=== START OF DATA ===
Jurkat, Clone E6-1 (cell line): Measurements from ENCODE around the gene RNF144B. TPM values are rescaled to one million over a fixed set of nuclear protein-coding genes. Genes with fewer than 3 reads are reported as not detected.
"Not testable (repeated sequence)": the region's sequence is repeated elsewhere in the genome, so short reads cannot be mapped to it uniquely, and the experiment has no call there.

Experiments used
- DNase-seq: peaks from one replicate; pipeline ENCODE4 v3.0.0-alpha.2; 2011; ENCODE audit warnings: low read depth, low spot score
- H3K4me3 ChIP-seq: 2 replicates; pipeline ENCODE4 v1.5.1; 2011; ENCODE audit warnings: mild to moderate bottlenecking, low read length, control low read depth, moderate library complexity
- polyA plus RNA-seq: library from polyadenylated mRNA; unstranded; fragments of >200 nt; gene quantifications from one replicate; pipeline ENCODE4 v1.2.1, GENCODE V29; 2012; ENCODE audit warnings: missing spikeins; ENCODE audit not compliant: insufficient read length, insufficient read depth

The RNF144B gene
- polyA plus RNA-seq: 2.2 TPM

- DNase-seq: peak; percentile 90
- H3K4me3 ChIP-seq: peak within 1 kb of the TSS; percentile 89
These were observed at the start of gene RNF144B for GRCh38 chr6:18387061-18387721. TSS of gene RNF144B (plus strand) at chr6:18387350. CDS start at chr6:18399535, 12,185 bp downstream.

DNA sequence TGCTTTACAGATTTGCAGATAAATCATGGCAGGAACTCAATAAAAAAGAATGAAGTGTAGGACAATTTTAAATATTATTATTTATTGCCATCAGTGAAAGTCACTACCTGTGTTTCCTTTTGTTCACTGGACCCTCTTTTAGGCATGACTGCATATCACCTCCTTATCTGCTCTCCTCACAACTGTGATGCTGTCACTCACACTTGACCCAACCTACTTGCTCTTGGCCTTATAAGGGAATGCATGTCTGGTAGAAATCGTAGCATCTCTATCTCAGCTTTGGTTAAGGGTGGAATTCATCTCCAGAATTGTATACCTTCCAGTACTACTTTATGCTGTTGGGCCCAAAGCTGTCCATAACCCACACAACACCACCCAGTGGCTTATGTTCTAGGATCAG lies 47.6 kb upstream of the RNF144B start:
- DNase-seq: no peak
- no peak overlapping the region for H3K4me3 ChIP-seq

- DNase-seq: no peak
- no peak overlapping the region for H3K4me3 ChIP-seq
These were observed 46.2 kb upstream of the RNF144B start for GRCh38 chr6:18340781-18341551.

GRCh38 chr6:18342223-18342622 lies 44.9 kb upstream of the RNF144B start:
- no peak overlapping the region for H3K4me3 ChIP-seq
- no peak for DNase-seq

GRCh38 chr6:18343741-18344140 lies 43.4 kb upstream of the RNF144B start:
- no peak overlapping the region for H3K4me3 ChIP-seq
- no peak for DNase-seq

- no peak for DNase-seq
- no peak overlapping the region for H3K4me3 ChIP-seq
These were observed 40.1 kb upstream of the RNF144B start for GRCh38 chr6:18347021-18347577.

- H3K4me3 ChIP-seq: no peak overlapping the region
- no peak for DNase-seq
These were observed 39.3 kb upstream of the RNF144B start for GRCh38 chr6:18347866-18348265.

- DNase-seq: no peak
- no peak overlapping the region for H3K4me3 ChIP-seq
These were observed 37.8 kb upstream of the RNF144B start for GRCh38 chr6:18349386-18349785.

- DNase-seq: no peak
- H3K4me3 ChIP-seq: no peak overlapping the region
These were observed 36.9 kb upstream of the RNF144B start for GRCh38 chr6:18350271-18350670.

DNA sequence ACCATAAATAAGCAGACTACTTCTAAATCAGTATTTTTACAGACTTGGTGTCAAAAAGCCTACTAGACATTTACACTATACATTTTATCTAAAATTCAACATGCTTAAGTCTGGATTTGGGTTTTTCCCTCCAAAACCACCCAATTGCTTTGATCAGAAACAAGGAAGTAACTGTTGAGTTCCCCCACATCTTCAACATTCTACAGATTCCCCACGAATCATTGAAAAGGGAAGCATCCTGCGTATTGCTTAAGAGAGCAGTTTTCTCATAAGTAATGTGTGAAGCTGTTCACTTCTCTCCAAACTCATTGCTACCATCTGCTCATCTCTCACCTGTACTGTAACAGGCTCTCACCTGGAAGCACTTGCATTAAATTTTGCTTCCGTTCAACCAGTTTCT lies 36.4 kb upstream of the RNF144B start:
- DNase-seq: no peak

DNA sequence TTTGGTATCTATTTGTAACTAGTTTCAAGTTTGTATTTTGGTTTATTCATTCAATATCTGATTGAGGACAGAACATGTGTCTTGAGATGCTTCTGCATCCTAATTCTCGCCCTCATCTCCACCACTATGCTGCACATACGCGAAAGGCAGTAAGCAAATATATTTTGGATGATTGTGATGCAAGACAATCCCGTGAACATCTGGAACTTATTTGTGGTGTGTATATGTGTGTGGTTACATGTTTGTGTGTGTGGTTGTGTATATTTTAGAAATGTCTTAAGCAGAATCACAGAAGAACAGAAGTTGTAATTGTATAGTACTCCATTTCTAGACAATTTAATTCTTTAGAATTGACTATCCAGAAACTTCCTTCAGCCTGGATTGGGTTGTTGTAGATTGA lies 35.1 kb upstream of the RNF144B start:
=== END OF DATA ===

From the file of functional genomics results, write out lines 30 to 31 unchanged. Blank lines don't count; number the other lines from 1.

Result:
- DNase-seq: no peak
- no peak overlapping the region for H3K4me3 ChIP-seq